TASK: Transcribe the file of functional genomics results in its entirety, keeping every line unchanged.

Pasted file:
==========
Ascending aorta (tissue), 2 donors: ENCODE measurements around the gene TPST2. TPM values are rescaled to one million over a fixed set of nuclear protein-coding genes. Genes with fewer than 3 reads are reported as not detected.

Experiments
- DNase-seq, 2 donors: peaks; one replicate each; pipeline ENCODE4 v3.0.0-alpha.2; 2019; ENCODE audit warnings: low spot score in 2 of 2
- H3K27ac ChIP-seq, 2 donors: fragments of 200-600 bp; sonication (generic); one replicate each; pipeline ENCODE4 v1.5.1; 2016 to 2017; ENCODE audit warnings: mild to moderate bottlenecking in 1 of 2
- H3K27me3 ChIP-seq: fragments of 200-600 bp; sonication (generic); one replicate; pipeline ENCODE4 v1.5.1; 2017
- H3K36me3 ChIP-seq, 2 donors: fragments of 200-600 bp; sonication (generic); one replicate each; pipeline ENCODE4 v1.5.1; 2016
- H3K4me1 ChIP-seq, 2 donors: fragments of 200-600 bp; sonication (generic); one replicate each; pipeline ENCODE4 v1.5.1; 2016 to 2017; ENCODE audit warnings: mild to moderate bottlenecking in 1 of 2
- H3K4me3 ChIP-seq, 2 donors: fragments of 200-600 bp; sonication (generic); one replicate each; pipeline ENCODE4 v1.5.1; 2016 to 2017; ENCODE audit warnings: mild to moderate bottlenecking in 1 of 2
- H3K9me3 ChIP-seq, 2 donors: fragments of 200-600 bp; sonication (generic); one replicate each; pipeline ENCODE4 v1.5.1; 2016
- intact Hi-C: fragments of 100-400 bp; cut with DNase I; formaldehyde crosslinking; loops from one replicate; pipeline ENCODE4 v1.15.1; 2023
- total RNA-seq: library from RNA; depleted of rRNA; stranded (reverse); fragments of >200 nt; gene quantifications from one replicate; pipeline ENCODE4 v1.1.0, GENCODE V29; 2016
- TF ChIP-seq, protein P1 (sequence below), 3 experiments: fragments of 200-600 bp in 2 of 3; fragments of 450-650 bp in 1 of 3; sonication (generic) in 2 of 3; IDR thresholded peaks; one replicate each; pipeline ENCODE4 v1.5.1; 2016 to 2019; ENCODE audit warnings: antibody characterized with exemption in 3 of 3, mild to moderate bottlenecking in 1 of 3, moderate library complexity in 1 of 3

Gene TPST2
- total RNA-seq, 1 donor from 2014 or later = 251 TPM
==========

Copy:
Ascending aorta (tissue), 2 donors: ENCODE measurements around the gene TPST2. TPM values are rescaled to one million over a fixed set of nuclear protein-coding genes. Genes with fewer than 3 reads are reported as not detected.

Experiments
- DNase-seq, 2 donors: peaks; one replicate each; pipeline ENCODE4 v3.0.0-alpha.2; 2019; ENCODE audit warnings: low spot score in 2 of 2
- H3K27ac ChIP-seq, 2 donors: fragments of 200-600 bp; sonication (generic); one replicate each; pipeline ENCODE4 v1.5.1; 2016 to 2017; ENCODE audit warnings: mild to moderate bottlenecking in 1 of 2
- H3K27me3 ChIP-seq: fragments of 200-600 bp; sonication (generic); one replicate; pipeline ENCODE4 v1.5.1; 2017
- H3K36me3 ChIP-seq, 2 donors: fragments of 200-600 bp; sonication (generic); one replicate each; pipeline ENCODE4 v1.5.1; 2016
- H3K4me1 ChIP-seq, 2 donors: fragments of 200-600 bp; sonication (generic); one replicate each; pipeline ENCODE4 v1.5.1; 2016 to 2017; ENCODE audit warnings: mild to moderate bottlenecking in 1 of 2
- H3K4me3 ChIP-seq, 2 donors: fragments of 200-600 bp; sonication (generic); one replicate each; pipeline ENCODE4 v1.5.1; 2016 to 2017; ENCODE audit warnings: mild to moderate bottlenecking in 1 of 2
- H3K9me3 ChIP-seq, 2 donors: fragments of 200-600 bp; sonication (generic); one replicate each; pipeline ENCODE4 v1.5.1; 2016
- intact Hi-C: fragments of 100-400 bp; cut with DNase I; formaldehyde crosslinking; loops from one replicate; pipeline ENCODE4 v1.15.1; 2023
- total RNA-seq: library from RNA; depleted of rRNA; stranded (reverse); fragments of >200 nt; gene quantifications from one replicate; pipeline ENCODE4 v1.1.0, GENCODE V29; 2016
- TF ChIP-seq, protein P1 (sequence below), 3 experiments: fragments of 200-600 bp in 2 of 3; fragments of 450-650 bp in 1 of 3; sonication (generic) in 2 of 3; IDR thresholded peaks; one replicate each; pipeline ENCODE4 v1.5.1; 2016 to 2019; ENCODE audit warnings: antibody characterized with exemption in 3 of 3, mild to moderate bottlenecking in 1 of 3, moderate library complexity in 1 of 3

Gene TPST2
- total RNA-seq, 1 donor from 2014 or later = 251 TPM